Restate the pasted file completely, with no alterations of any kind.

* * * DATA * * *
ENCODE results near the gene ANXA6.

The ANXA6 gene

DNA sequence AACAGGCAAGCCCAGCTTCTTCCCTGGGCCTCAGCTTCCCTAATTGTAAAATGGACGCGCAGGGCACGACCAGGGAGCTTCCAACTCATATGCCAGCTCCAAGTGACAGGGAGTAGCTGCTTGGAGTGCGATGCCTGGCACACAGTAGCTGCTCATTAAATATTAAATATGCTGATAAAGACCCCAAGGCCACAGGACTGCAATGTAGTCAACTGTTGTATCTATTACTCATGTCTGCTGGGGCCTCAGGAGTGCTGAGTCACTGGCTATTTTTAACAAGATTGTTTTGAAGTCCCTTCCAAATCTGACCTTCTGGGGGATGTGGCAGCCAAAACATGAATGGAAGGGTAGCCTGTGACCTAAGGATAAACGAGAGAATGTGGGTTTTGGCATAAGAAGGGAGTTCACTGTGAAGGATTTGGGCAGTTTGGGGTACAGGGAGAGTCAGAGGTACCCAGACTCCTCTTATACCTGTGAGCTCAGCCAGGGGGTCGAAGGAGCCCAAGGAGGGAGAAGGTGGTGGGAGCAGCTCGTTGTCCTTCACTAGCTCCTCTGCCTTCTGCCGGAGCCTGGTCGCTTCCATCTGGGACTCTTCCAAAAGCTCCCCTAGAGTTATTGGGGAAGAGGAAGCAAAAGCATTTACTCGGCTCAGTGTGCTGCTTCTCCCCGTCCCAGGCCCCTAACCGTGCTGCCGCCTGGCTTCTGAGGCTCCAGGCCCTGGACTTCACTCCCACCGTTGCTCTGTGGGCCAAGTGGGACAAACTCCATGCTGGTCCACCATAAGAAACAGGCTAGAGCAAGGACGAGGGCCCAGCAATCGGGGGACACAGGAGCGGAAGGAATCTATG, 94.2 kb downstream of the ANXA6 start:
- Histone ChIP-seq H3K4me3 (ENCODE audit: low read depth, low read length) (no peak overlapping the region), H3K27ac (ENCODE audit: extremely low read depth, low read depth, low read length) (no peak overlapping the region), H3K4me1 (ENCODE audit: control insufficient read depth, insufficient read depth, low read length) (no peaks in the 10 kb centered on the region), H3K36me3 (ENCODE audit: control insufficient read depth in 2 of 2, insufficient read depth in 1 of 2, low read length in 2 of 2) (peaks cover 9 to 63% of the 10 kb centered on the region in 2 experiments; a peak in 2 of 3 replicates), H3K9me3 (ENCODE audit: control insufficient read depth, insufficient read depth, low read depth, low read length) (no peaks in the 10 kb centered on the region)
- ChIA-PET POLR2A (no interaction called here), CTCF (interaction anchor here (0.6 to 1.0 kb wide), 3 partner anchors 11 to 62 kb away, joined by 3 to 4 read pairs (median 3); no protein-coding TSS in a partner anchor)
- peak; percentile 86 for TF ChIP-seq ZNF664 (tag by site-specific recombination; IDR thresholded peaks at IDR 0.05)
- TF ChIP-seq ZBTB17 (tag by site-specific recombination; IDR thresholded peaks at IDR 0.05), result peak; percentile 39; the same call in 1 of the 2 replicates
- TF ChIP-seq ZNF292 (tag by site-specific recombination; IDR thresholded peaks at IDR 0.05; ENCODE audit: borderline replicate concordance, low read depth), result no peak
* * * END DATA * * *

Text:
ENCODE results near the gene ANXA6.

The ANXA6 gene

DNA sequence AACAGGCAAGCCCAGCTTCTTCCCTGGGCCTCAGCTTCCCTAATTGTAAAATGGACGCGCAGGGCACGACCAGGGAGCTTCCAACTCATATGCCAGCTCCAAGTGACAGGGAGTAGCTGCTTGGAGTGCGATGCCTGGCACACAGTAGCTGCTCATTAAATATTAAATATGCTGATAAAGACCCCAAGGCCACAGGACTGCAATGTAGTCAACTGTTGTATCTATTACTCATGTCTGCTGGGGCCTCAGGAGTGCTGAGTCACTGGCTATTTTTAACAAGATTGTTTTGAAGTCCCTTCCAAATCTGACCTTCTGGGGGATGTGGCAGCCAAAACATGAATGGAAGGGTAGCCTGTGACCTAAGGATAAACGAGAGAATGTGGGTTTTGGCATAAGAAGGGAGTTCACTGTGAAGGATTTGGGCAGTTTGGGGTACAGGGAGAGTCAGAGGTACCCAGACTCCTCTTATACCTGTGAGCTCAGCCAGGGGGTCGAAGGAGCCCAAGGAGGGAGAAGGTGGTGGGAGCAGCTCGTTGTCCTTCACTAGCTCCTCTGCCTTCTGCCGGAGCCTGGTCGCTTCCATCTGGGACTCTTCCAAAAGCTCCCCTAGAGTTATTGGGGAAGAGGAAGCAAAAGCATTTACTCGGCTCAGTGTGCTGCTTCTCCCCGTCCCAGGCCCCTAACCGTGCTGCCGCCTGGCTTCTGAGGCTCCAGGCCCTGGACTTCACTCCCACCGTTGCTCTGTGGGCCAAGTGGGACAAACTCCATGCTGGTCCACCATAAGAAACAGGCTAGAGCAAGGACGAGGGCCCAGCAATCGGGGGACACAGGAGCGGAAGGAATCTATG, 94.2 kb downstream of the ANXA6 start:
- Histone ChIP-seq H3K4me3 (ENCODE audit: low read depth, low read length) (no peak overlapping the region), H3K27ac (ENCODE audit: extremely low read depth, low read depth, low read length) (no peak overlapping the region), H3K4me1 (ENCODE audit: control insufficient read depth, insufficient read depth, low read length) (no peaks in the 10 kb centered on the region), H3K36me3 (ENCODE audit: control insufficient read depth in 2 of 2, insufficient read depth in 1 of 2, low read length in 2 of 2) (peaks cover 9 to 63% of the 10 kb centered on the region in 2 experiments; a peak in 2 of 3 replicates), H3K9me3 (ENCODE audit: control insufficient read depth, insufficient read depth, low read depth, low read length) (no peaks in the 10 kb centered on the region)
- ChIA-PET POLR2A (no interaction called here), CTCF (interaction anchor here (0.6 to 1.0 kb wide), 3 partner anchors 11 to 62 kb away, joined by 3 to 4 read pairs (median 3); no protein-coding TSS in a partner anchor)
- peak; percentile 86 for TF ChIP-seq ZNF664 (tag by site-specific recombination; IDR thresholded peaks at IDR 0.05)
- TF ChIP-seq ZBTB17 (tag by site-specific recombination; IDR thresholded peaks at IDR 0.05), result peak; percentile 39; the same call in 1 of the 2 replicates
- TF ChIP-seq ZNF292 (tag by site-specific recombination; IDR thresholded peaks at IDR 0.05; ENCODE audit: borderline replicate concordance, low read depth), result no peak